The insurgent group that might take the lead and unite all fighters into a national guerrilla should have at least the following traits: be known as fiercely opposed to foreign occupation; is already waging a violent guerrilla warfare against the “enemies”; has no previous or current ties to the U.S. or to the interim government; has adopted an Islamic creed that appeals to most groups and; has already attracted a wider popular support beyond its community and sect. There are dozen of insurgent organizations that, theoretically, fit some of that profile. Each major Iraqi community produced at least one such group, active or still dormant but, so far, the Mahdi Army is well ahead of the crowd. The Mahdi Army, also known as Jaish-al-Mahdi, is largely composed of young unemployed and often impoverished men from the Shiite urban areas and slums in Baghdad and the southern Shite cities. The Mahdi Army area of operation stretches from Basra in the south to Sadr City in central Iraq and some scattered Shiite militia in Baquba and Kirkuk, where Shiite minorties exist.

A young, fiercely anti-US Shiite Islamist cleric, Moqtada al-Sadr, commands this armed group estimated at 3,000 to 10,000 fighters. This movement involves only a small percentage of Iraq’s Shiites but it is gaining momentum and popularity. Sadr constitutes a serious threat to the traditional Shiite religious hierarchy, the interim government and to Iraqis who cooperate with the “enemies”.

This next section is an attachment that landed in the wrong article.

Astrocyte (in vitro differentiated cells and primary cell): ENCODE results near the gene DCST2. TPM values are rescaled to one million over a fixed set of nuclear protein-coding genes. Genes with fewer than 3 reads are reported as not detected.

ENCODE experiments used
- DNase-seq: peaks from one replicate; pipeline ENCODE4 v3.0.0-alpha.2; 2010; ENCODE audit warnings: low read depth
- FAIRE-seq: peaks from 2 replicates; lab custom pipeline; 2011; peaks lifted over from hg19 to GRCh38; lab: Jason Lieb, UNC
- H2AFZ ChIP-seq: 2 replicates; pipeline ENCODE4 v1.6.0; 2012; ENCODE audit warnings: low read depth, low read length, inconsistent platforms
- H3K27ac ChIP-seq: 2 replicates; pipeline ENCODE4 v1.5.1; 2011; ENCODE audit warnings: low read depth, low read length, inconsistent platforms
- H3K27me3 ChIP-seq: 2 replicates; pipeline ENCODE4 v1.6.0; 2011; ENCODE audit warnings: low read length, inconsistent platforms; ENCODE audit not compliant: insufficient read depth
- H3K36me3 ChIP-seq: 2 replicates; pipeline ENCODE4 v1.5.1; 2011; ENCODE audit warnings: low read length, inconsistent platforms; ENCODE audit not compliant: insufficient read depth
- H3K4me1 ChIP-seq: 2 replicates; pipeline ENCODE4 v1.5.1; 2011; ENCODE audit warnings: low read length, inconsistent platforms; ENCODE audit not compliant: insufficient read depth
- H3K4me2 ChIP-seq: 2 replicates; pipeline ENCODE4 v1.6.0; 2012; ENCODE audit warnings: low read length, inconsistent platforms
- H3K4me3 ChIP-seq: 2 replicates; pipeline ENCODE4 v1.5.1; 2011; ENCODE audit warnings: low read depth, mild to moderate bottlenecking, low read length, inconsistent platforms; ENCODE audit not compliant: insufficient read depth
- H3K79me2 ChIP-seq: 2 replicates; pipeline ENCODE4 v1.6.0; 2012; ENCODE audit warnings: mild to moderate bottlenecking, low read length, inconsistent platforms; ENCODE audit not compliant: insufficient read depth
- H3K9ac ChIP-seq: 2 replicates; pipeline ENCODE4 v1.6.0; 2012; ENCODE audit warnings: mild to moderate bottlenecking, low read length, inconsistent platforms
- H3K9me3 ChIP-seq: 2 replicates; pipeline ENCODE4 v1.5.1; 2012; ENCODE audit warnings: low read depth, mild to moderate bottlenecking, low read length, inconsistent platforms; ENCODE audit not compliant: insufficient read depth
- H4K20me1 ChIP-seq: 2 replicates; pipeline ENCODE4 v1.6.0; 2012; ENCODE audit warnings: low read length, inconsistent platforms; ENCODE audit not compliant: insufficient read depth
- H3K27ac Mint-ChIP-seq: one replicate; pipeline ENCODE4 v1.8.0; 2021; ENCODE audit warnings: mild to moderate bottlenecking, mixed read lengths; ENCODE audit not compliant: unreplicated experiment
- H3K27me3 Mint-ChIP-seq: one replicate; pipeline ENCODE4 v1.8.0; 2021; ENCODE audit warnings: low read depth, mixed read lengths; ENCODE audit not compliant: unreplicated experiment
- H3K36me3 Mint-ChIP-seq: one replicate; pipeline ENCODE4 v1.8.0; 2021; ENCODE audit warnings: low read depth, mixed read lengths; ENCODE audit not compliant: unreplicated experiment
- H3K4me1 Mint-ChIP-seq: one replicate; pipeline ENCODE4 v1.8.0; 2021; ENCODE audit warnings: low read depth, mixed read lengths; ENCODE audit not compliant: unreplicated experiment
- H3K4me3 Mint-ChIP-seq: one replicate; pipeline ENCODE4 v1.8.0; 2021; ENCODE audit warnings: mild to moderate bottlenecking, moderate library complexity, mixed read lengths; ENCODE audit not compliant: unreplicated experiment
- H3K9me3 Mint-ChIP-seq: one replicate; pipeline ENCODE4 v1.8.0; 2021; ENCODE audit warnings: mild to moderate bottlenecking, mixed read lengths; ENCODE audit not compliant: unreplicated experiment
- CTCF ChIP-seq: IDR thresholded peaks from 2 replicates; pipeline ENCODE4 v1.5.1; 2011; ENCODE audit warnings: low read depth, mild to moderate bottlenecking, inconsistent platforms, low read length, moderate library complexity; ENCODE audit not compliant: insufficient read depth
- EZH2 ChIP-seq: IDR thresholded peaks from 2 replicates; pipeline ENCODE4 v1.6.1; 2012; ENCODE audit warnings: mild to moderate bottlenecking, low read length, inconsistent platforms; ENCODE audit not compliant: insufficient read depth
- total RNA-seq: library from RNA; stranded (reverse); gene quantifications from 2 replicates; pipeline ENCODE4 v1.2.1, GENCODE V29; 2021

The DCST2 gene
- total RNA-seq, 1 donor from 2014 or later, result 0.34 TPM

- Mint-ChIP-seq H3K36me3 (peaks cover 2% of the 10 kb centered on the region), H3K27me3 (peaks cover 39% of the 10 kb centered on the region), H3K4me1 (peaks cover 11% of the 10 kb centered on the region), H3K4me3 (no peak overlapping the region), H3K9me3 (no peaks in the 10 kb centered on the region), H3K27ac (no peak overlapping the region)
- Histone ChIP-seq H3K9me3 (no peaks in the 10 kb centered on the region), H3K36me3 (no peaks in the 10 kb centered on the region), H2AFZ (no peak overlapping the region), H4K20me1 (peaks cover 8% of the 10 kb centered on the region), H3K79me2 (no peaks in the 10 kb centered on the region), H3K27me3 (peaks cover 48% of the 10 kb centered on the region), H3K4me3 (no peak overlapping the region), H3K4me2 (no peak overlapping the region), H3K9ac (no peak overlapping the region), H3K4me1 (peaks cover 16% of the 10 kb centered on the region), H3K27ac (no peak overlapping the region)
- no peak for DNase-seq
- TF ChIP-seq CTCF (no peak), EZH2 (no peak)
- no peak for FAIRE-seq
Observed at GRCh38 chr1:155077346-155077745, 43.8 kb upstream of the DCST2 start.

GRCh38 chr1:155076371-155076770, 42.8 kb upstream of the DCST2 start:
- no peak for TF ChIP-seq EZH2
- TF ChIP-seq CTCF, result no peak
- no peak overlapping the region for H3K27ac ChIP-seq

Sadr’s rise to insurgency leadership came after coalition forces shut down his daily newspaper, Al Hawza, on March 29, 2004 and arrested Mustafa al-Yaqubi, his senior aide on April 3, 2004. Several protests followed those events. On April 4, 2004, another protest turned violent: thousands of armed members of Sadr’s Mahdi Army took over police stations and engaged in gun battles with coalition forces in four cities across Iraq. Since then, clashes and truces with US forces became Sadr’s game plan. His scheme is to send mixed signals: at times he calls for a national rebellion against foreign troops and Iraqi police.  At others he promises to disband his militia and become involved in the political process. This strategy keeps him in the limelight in Iraq, the U.S. and the world and the sporadic truces allow him to regroup.